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Remarks by U.S. Deputy Secretary of Commerce Don Graves at the National Housing Conference's Tech and Housing Online Symposium


Hello everyone!

Thank you, David, for that introduction and for your remarkable leadership in affordable housing.

As we recover from the pandemic, the Biden-Harris Administration is committed to building back a better, more equitable economy where no one is left behind.

Toward that aim, we’re committed to closing the digital divide and getting all Americans connected to reliable, high-speed broadband.

We all know that broadband is an essential component of housing infrastructure.

After all, these days a home isn’t just a roof over your head. It can be an office, a classroom, or where you meet your doctor.

In the 21st century economy, broadband and high-speed internet isn’t a luxury – it’s essential to everyday life.

The COVID pandemic exposed how vital connectivity is for our healthcare, jobs, and education.

Many businesses had to move their operations online and schools had to switch to remote learning.

But for too many Americans living in underserved communities, lack of affordable internet meant that students couldn’t attend online classes.

It meant shops and restaurants that didn’t have an online presence went out of business.

In fact, estimates show that 30 million Americans lack reliable or affordable broadband – disproportionately those who are non-white and low-income.

That’s why the President’s Bipartisan Infrastructure Deal makes historic investments of more than $65 billion for broadband deployment grants to help states connect unserved and underserved communities.

Commerce is central to that deployment.

Through the National Telecommunications and Information Administration, or NTIA, we are managing three broadband-funding programs.

Combined, these programs invest about $1.5 billion to get high-speed, affordable internet to communities across the country that need it most.

The application period recently closed for two of the programs − one focused on infrastructure buildouts and the other focused on expanding broadband to tribal lands.

We received hundreds of applications for these programs, totaling more than $7.5 billion in requested funding.

That’s more than seven times what Congress appropriated, and it signals intense demand, and need, for broadband investments.

We’re doing all we can to get the broadband infrastructure built as quickly as possible.

But closing the digital divide isn’t just about physical infrastructure.

It’s also about digital inclusion and equipping new users with the education and tools they need to tap into the benefits of broadband and become literate in digital technology.

It’s about helping small businesses owners break into e-commerce for the first time so they can grow their enterprise.

And it’s about helping affordable housing residents finally gain access to job training, virtual schooling, and the entire digital economy.

It’s time to make these long-overdue investments in our communities – because our economy can’t fully recover until everyone can fully participate.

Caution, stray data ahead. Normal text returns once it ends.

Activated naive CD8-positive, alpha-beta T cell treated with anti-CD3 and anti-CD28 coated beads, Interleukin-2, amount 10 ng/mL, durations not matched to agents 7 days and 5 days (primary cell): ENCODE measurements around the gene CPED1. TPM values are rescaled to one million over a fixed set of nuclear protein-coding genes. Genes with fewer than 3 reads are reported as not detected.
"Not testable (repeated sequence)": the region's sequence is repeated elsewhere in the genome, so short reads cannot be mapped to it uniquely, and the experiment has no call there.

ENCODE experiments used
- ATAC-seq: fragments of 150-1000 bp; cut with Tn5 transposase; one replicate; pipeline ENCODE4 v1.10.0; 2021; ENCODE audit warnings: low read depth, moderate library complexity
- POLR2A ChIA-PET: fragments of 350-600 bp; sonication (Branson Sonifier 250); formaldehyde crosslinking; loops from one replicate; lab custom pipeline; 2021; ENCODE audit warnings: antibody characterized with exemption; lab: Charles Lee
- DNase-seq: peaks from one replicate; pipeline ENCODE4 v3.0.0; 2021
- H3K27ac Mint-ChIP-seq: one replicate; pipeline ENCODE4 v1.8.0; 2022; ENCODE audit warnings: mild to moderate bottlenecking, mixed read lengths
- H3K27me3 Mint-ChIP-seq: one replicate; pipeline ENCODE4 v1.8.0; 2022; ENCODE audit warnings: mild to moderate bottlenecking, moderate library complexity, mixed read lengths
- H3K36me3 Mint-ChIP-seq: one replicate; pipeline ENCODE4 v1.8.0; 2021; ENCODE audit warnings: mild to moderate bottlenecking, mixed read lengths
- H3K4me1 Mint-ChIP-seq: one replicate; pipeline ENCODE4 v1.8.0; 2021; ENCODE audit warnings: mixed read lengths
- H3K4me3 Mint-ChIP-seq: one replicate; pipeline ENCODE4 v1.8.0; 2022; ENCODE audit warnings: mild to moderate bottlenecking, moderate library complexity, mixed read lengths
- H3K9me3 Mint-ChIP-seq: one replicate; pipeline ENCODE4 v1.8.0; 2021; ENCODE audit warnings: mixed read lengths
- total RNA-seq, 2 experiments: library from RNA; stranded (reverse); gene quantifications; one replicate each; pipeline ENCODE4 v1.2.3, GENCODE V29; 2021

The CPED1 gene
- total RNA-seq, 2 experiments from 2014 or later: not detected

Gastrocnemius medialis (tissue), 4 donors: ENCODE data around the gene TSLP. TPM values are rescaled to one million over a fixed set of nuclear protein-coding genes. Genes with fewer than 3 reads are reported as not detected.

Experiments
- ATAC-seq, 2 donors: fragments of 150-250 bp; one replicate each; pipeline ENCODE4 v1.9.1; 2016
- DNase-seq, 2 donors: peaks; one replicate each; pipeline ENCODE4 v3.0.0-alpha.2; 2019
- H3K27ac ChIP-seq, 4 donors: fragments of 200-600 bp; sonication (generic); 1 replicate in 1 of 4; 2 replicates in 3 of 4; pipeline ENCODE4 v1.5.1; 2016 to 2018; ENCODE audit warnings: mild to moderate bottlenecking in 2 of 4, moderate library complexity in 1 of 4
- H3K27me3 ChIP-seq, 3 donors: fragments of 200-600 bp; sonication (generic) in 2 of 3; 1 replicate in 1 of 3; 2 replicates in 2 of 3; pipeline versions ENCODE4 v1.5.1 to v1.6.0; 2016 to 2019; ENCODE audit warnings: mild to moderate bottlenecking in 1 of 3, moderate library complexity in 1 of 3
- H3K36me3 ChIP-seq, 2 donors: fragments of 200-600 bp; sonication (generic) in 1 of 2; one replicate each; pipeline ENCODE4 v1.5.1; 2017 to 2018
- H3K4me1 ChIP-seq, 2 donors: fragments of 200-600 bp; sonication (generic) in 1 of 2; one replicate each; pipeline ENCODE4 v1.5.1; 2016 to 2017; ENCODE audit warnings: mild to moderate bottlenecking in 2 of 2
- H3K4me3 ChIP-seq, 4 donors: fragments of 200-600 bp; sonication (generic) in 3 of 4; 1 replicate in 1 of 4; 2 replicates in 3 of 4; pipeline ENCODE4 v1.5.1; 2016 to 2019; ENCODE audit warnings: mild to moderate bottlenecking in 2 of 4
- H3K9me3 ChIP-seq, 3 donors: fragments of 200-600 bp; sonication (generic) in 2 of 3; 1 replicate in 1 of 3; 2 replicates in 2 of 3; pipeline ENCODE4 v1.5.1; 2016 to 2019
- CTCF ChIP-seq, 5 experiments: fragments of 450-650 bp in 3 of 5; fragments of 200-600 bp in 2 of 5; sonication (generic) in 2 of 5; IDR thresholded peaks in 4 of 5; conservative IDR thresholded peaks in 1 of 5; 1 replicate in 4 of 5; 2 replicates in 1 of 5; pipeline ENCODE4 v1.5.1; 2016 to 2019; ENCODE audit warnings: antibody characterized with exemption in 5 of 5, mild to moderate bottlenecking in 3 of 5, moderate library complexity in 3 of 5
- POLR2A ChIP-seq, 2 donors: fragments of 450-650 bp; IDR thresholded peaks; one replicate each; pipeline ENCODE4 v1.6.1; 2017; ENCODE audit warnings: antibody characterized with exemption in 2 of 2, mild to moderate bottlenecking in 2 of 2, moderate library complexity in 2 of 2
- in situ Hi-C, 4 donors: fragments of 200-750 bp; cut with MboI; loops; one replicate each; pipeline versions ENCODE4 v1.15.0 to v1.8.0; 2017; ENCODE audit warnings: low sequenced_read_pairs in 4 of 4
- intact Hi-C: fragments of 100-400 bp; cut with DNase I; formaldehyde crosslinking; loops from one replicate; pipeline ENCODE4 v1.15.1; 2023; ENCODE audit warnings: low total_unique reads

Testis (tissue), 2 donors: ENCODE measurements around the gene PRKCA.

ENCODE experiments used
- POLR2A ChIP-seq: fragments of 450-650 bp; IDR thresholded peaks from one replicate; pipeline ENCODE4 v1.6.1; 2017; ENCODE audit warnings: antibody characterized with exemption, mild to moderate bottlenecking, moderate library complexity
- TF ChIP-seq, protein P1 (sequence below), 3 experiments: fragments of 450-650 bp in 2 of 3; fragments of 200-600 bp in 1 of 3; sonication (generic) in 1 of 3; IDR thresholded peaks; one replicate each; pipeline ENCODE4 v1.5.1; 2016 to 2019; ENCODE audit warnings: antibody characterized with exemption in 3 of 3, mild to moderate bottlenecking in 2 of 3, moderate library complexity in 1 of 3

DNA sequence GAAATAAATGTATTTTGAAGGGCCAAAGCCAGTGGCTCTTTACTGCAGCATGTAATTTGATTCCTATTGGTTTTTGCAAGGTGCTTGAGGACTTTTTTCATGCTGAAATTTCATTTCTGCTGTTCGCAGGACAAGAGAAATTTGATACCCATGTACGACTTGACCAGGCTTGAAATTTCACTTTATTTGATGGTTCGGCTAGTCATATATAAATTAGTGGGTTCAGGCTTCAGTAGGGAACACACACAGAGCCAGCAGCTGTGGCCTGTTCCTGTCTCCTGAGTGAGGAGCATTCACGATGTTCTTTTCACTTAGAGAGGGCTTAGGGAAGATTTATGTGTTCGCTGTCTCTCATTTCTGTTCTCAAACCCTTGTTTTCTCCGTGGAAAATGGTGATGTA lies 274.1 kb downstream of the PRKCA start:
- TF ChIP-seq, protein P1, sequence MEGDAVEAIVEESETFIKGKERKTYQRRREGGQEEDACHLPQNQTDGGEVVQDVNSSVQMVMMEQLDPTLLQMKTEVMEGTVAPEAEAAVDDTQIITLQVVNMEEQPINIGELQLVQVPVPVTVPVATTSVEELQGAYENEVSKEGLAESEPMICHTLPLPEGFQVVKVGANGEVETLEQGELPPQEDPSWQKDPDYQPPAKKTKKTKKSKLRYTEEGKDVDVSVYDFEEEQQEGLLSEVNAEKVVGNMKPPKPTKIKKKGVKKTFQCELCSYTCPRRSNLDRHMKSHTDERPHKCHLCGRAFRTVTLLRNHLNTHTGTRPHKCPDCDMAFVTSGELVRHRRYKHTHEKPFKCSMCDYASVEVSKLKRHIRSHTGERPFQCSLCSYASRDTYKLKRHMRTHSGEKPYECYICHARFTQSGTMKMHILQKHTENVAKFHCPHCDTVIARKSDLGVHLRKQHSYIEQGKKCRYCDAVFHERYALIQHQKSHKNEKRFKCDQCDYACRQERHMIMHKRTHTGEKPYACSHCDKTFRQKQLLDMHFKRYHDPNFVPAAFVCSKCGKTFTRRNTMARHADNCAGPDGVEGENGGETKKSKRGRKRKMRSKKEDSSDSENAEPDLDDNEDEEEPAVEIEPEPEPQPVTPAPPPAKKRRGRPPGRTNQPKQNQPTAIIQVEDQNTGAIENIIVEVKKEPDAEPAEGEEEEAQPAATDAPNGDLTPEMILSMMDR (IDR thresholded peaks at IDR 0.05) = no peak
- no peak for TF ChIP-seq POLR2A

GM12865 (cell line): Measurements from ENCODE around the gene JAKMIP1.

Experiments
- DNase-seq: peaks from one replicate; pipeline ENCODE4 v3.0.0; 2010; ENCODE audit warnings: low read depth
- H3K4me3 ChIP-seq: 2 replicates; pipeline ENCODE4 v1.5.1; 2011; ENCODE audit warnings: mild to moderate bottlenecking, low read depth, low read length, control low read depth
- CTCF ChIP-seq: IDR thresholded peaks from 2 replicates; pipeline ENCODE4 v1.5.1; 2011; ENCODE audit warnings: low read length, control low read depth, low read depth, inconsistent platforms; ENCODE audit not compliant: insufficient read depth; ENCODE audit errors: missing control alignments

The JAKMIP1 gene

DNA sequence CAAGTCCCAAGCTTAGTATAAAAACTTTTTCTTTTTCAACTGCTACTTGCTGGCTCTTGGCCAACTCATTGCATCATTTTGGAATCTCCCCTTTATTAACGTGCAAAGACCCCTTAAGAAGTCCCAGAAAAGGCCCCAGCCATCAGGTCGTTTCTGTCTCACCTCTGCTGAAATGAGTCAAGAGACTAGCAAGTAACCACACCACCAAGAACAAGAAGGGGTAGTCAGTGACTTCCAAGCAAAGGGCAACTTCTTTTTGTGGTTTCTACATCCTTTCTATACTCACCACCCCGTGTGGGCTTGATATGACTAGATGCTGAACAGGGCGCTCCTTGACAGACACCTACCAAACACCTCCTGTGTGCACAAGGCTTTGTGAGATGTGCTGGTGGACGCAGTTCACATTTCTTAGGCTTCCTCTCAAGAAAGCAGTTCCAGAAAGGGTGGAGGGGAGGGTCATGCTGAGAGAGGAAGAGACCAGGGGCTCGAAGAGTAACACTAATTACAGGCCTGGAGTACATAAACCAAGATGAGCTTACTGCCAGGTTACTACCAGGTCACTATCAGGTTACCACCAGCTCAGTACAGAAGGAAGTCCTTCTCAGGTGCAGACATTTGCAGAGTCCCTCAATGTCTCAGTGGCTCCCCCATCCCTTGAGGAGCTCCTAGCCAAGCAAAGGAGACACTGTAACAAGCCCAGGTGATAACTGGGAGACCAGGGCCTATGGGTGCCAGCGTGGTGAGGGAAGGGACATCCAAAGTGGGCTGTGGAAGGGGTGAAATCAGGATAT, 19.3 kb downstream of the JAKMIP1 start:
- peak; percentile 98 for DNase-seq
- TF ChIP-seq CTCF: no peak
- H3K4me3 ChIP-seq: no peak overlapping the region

As more services and tools migrate online, access to broadband will accelerate advancements in communities that need them most.

And that’s where you come in.

At Commerce, we can empower you to become local ambassadors for digital skills training that benefit both residents and operators of housing facilities.

There are numerous options that residents in affordable housing can take advantage of − from internet service provider discounts to subsidies from the Federal Communications Commission.

And you can partner with local libraries or other organizations that offer digital skills training to residents.

But navigating the options can feel daunting for people who are new to digital technology – and that’s why we need to work together to get everyone up to speed.

And when it comes to applying for grants, I assure you, our team at NTIA is here to guide you every step of the way.

We offer resources through our Broadband USA program to help communities makes sense of federal funding options and find the right programs to meet their needs.

We also collaborate with agencies like the Department of Housing and Urban Development to promote broadband in multi-family and public housing.

And that’s just a start.

As you build affordable housing around the country, think about broadband early in the process.

If you want residents to be a part of a modern, equitable society, these homes need to be connected and ready for the technology of today and tomorrow.

There’s so much we can do to close the digital divide and promote digital inclusion – if we work together.

So please stay in touch with us at the Commerce Department.

We’re committed to bringing the full weight of our resources to bear so that all Americans can access the broadband they need to participate in the 21st century economy.

And I look forward to your partnership in that effort.

Thank you, and with that I’ll turn it back to David.